With the first official GOP debate just days away, we asked New Jersey voters about how they think Gov. Chris Christie will do, IF he is one of the top ten candidates who will be invited. Voters in our state expect Christie to be on the Cleveland, OH debate stage, and think he is likely to do at least as well, if not better, than the other candidates. But they also think it really won’t matter much, that the governor’s best chance for the presidency is in the past. In fact, like the rest of the country, it seems, New Jersey GOP voters are looking carefully at Donald Trump, who now leads Christie as their first choice. One important point about this head-to-head test is that we do NOT ask voters to pick from a list of 17 names. Instead, we ask them to tell us who they would like to see as the nominee, without giving them the names. This is not, of course, how a ballot looks in an election, and it requires people to think of names. So given all the media attention, it is not surprising that Trump rises to the top. But we suspect no matter how we asked it, we would have seen the same result.
This release also represents a temporary transition for the Rutgers-Eagleton Poll. As we announced last week, Ashley Koning is our new assistant director, and over the next six months she will be the primary spokesperson for the Poll. Director David Redlawsk will be away from Rutgers on a research project focused on the presidential nomination process, spending most of the rest of this year in Iowa. He will return next semester.
Click here for a PDF of the release with full text, questions, and tables.
NJ VOTERS EXPECT CHRISTIE TO MAKE DEBATE, BUT SAY HIS BEST CHANCE FOR GOP NOMINATION IS BEHIND HIM
Trump stands atop list for NJ Republicans; Christie distant second
NEW BRUNSWICK, N.J. – As Gov. Chris Christie clings to the last spot in national polling for Thursday’s primetime Republican presidential debate, most New Jersey voters expect him to make the top 10, according to the latest Rutgers-Eagleton Poll. Just under a quarter of registered voters say Christie is very likely to be on the stage, while another 43 percent say it is somewhat likely he will make the event. Just 28 percent think Christie will miss the cutoff for the big debate.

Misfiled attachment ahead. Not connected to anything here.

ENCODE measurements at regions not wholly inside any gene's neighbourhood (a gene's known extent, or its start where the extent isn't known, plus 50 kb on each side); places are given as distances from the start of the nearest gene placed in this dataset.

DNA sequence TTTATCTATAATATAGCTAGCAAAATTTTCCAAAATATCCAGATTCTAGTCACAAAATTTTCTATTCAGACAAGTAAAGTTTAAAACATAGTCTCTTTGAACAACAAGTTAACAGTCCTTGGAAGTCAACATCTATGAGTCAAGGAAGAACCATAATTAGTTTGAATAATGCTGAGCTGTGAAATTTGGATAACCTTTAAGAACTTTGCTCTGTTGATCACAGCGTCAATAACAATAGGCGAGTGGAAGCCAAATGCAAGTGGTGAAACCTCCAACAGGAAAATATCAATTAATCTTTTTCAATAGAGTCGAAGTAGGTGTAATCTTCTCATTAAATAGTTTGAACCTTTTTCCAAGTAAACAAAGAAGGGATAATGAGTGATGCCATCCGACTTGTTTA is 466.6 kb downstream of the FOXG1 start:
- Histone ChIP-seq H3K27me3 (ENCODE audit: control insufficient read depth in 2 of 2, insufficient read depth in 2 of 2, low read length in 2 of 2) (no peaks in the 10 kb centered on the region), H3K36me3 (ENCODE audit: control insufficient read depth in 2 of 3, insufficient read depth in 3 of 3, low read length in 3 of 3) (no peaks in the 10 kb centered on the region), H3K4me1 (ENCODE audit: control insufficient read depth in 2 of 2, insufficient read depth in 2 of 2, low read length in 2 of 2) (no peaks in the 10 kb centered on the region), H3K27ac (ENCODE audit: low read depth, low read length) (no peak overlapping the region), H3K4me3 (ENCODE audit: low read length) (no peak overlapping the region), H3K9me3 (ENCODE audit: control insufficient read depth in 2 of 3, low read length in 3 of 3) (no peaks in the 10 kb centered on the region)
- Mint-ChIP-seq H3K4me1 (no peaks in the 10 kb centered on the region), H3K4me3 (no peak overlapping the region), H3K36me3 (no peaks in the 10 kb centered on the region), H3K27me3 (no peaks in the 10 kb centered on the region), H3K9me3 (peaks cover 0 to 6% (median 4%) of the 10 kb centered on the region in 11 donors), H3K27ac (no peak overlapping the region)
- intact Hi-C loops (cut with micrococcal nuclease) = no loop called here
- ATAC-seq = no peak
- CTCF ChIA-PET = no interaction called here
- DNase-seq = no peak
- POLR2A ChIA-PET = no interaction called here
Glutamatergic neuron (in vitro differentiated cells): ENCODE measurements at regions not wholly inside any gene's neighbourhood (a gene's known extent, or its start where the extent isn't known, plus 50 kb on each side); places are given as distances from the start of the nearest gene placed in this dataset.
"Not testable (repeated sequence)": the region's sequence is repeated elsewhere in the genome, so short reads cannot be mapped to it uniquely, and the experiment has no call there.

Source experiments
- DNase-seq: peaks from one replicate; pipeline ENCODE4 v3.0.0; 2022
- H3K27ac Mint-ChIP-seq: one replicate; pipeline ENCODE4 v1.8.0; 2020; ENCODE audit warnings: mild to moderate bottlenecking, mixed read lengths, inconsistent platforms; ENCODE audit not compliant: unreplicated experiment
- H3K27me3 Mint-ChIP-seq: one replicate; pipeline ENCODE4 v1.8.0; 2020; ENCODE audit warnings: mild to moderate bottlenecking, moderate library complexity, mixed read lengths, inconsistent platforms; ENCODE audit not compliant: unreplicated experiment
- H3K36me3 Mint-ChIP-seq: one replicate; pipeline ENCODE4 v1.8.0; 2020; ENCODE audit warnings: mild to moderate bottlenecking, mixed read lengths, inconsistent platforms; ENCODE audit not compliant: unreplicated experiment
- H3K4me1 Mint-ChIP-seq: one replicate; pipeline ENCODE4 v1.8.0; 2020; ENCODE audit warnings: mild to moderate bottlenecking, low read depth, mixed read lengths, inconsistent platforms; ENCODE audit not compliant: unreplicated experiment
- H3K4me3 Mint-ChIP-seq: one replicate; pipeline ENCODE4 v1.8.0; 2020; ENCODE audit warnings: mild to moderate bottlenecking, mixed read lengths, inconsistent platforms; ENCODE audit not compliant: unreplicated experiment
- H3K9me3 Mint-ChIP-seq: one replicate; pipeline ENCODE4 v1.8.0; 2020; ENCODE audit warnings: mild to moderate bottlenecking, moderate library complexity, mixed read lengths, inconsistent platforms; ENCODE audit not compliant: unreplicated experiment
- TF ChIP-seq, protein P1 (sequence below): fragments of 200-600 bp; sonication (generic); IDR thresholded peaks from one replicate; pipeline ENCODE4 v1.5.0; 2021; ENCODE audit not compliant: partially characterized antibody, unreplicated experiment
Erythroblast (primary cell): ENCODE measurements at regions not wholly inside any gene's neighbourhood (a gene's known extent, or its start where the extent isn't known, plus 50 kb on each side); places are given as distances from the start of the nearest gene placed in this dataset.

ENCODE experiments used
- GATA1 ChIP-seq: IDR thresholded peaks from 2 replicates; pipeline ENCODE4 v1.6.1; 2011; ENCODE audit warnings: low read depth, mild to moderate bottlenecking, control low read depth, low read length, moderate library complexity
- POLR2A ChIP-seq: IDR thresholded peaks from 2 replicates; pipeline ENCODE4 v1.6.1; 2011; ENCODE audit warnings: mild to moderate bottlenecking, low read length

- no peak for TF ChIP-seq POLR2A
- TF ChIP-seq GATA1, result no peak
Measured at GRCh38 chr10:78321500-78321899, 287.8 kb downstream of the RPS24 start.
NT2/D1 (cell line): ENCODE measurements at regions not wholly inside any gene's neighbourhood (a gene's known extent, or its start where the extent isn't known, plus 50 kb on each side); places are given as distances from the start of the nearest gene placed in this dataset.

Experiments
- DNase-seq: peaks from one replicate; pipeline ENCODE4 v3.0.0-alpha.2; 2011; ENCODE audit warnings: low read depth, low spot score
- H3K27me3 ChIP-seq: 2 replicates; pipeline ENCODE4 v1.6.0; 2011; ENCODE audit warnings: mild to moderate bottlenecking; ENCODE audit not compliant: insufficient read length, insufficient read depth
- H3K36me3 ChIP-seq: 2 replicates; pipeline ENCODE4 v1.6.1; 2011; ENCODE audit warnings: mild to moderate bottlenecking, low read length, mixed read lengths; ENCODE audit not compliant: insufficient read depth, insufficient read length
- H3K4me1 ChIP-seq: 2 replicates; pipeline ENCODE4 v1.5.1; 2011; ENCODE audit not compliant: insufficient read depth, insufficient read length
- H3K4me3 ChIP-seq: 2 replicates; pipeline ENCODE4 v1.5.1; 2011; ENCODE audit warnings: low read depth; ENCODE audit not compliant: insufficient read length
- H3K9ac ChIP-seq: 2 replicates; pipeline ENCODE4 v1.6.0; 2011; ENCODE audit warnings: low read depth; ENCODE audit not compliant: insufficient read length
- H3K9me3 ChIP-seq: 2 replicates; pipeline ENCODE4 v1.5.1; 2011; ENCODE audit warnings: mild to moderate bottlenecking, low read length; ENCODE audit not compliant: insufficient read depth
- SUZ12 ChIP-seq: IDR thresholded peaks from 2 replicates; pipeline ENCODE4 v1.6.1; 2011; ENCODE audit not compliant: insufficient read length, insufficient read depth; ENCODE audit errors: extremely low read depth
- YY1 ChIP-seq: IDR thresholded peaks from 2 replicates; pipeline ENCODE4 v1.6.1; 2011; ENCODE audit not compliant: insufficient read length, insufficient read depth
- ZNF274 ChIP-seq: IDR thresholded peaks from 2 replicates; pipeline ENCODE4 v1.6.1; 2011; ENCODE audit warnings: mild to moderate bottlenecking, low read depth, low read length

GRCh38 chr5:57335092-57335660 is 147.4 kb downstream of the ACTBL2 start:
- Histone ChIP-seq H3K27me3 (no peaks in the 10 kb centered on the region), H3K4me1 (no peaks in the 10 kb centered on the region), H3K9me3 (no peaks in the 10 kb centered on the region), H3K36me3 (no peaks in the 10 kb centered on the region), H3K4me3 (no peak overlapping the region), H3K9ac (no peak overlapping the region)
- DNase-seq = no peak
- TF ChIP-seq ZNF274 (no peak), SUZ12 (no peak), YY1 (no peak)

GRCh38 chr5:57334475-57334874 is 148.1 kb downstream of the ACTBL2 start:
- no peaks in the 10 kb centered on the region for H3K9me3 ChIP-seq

New Jersey voters see Christie as a good debater. If he makes the cut Thursday, a third of voters say he will give one of the strongest debate performances, while about half say he will do at least as well as the other contenders. Only about 10 percent think Christie would be one of the weakest debaters.
But optimism about Christie and the debate does not translate into good will toward a potential Christie presidency. Seven in 10 voters say Christie would not make a good president, and 55 percent think Christie’s best chance for getting the GOP nomination has already come and gone. Only about one-third of New Jersey voters say he still has a shot, while 6 percent say he never had one in the first place, and 5 percent are unsure.
“About the only thing New Jersey voters and Gov. Christie agree on is their belief that he will make the top 10 Thursday night,” said Ashley Koning, assistant director of the Eagleton Center for Public Interest Polling at Rutgers University. “New Jerseyans also respect the governor’s ability to hold his own if he does join the debate. But they remain sour about the thought of a ‘President’ Christie and don’t expect him to snag the nomination. Most share the growing belief that Christie missed his chance to run for president at the height of his popularity.”
Christie is also no longer the top choice among New Jersey Republican voters for the nomination. Just as in national polls, Trump fever has spread to Garden State GOPers, with 21 percent of Republican and Republican-leaning voters naming the businessman as their candidate of choice. Christie comes in a distant second at 12 percent.
Yet Trump is held in low esteem in New Jersey: just 27 percent of New Jersey voters say they have a favorable opinion of him, while 59 percent have an unfavorable opinion and 15 percent are unsure.
Results are from a statewide poll of 867 adults contacted by live callers on both landlines and cell phones from July 25 to August 1, including 757 registered voters reported on in this release. The registered voter sample has a margin of error of +/-4.0 percentage points. Interviews were done in English and, when requested, Spanish.
Christie supporters most hopeful about his debate chances